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Arvit of Motzaei Shabbat & Ata Chonantanu

The Daily Halacha Moment - Arvit of Motzaei Shabbat & Ata Chonantanu 📙

״כל השונה הלכות בכל יום - מובטח לו שהוא בן

‎העולם הבא״ (נידה עג ע״א, מגילה כח:)

“Anyone who studies Halachot every day is guaranteed that he is destined for the world-to-come” (Megilla 28b, Niddah 73a)


What are some customs of Arvit in motzaei Shabbat?

Why do we recite Ata chonantanu?


It is proper to pray Arvit later than the exact time in order to add to the Shabbat. However, one does not have to wait until the time of Rabbenu Tam in order to pray Arvit. [1]

In many communities is customary to recite several chapters of Tehillim on Motzaei Shabbat before praying Arvit. [2]

It is a segulah for success and protection to slowly recite the phrase of “Vehu Rachum” and “Barechu” at the beginning of Arvit on Motzaei Shabbat.[3]

During the Amidah of Arvit on Motzaei Shabbat, one is obligated to recite an extra paragraph called “Atah Chonantanu” in the berachah of Atah Chonen. This is considered as one has done Havdallah, and allows one to perform melachah. However, even so, the Chachamim established that one must also recite Havdallah later on, on a cup of wine.[4]

One should begin Atah Chonen, until the word “binah,” and then recite the paragraph of Atah Chonantanu, and end with the words “Vechonenu me’itecha chochmah binah ve’daat” and the berachah.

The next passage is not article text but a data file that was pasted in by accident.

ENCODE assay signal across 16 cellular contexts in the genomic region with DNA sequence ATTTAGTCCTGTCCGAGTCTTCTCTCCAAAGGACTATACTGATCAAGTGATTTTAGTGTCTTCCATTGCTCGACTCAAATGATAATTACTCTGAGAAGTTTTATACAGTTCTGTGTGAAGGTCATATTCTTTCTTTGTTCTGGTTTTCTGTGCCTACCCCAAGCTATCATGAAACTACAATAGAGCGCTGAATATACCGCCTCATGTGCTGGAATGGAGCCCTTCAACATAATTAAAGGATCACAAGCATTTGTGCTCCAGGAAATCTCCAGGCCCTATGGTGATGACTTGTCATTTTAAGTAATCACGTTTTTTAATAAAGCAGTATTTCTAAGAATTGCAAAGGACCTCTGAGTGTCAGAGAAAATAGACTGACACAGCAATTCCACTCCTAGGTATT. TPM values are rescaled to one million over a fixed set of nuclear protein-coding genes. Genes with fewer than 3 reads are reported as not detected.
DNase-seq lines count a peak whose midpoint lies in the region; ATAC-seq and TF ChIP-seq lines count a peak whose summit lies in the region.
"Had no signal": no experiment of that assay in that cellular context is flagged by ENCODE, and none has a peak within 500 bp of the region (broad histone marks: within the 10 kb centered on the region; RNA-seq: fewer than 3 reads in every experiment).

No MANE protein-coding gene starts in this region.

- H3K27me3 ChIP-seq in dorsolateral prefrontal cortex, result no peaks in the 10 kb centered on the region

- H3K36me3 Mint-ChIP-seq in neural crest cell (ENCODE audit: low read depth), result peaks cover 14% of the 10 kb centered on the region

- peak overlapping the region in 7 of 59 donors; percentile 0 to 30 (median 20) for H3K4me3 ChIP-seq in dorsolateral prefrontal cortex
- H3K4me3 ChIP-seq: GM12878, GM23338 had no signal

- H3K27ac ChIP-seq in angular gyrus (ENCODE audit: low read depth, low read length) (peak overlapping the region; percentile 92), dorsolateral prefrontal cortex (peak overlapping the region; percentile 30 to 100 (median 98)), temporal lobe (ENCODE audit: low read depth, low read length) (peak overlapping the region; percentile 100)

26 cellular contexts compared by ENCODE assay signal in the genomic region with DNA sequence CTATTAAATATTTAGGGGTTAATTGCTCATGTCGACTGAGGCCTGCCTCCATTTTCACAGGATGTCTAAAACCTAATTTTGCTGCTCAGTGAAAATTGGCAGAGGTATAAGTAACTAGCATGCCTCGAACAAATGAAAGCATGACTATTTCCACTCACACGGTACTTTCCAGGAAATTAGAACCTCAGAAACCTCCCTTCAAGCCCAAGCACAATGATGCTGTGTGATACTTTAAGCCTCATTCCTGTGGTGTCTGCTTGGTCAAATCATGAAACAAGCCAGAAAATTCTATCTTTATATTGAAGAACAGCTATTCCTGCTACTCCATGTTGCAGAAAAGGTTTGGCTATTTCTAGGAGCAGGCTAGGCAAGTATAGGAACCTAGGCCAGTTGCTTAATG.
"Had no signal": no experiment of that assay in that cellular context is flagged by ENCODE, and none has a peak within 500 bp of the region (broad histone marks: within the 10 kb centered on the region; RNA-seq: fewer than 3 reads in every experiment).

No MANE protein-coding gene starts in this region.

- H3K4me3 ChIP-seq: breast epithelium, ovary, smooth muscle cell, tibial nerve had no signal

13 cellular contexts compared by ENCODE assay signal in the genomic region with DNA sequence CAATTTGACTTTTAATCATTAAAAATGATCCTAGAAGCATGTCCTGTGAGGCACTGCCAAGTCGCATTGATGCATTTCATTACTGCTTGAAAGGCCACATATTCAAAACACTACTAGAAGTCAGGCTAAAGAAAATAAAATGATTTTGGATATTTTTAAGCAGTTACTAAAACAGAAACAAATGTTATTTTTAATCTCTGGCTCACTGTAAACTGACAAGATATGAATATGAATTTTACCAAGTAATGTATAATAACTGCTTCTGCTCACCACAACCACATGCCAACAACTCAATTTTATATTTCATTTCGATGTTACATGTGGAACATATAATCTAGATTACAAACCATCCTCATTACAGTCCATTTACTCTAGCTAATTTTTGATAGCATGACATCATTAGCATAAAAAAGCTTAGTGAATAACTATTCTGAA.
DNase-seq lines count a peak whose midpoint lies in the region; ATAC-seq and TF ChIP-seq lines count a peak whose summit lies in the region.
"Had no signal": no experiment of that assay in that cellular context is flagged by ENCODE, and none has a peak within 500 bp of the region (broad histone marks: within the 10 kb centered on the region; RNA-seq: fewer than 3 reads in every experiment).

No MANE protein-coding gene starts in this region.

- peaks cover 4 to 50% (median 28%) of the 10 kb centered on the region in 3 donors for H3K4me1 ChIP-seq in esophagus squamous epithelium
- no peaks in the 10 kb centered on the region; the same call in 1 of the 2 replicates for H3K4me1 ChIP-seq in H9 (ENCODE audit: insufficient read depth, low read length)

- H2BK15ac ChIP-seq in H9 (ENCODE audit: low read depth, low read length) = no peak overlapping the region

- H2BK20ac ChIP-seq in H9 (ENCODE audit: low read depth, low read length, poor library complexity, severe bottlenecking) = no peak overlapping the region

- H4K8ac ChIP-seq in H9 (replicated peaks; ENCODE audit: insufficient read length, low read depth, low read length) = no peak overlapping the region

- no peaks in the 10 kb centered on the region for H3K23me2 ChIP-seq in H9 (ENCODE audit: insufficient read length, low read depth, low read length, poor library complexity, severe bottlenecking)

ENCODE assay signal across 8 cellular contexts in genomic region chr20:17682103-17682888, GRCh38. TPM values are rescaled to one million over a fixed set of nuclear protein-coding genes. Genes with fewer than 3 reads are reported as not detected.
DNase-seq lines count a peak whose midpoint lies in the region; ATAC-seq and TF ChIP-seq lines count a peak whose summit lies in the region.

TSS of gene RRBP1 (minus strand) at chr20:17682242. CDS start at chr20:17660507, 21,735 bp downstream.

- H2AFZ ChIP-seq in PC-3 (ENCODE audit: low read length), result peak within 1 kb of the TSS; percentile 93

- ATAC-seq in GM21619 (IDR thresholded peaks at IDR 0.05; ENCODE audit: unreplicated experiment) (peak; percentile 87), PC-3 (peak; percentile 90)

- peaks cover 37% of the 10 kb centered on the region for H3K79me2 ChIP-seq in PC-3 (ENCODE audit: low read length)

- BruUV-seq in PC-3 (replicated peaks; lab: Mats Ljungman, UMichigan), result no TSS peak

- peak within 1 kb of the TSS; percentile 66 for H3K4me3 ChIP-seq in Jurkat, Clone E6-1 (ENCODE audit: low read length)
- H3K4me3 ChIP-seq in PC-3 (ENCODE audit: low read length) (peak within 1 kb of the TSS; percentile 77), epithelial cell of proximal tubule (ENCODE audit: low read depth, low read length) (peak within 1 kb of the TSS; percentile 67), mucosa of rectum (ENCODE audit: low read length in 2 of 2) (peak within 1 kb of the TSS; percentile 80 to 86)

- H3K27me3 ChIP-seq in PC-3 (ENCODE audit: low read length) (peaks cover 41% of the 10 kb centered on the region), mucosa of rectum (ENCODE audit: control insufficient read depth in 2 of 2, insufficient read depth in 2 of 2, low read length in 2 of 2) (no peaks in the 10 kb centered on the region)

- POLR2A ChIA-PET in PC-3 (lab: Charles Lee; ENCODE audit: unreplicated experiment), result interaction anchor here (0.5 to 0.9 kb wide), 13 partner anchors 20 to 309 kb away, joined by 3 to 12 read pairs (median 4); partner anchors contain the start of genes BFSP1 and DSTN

It is customary that when the chazzan recites the words “Atah Chonantanu” out loud when he is reciting his Amidah. This is done in order to remind people to recite Atah Chonantanu in their teffilah as well. [6]


[1]. Ben Ish Chai, Vayetze, 2:1; Yalkut Yosef, Shabbat, book 1, vol. 4, p. 711. See also in Shemesh U’Magen 1:5 who states that it is customary to wait to recite Arvit twenty minutes after shkiyah.

[2]. This custom is brought in the Avudarham, Seder Motzaei Shabbat and in Seder HaYom, Minchah shel Shabbat; Keter Shem Tov, vol. 1, p. 465. See also in Yabia Omer, vol. 6, O.C. 30:4 and Yalkut Yosef, Shabbat, book 1, vol. 4, p. 711 who state that one may even recite these chapters of Tehillim at night.

[3]. See Chazon Ovadia, Shabbat, vol. 2, p. 379 in footnotes who brings in the name of Seder Rav Amram Gaon 54a and others who bring this custom. The reason for this is because this is the time that the wicked return to Gehenom, and as long as one has not completed reciting Barechu, their souls do not return to Gehenom. See also in Birkei Yosef 293:2 and Kaf HaChaim 293:12. The Rama 293:3 states that the reason for doing so is in order extend Shabbat as much as we can.

[4]. Gemara, Berachot 33b; Shulchan Aruch 294:1.

[5]. Birkei Yosef, Shiyurei Berachah 294:1; Kaf HaChaim 294:2. See also in Chazon Ovadia, Pesach 2, p. 12 who states that this is the Sephardic custom today, even though the Bet Yosef seems to imply otherwise.

[6]. Kaf HaChaim, Palagi, 31:9; Yalkut Yosef, Shabbat, book 1, vol. 4, p. 746.

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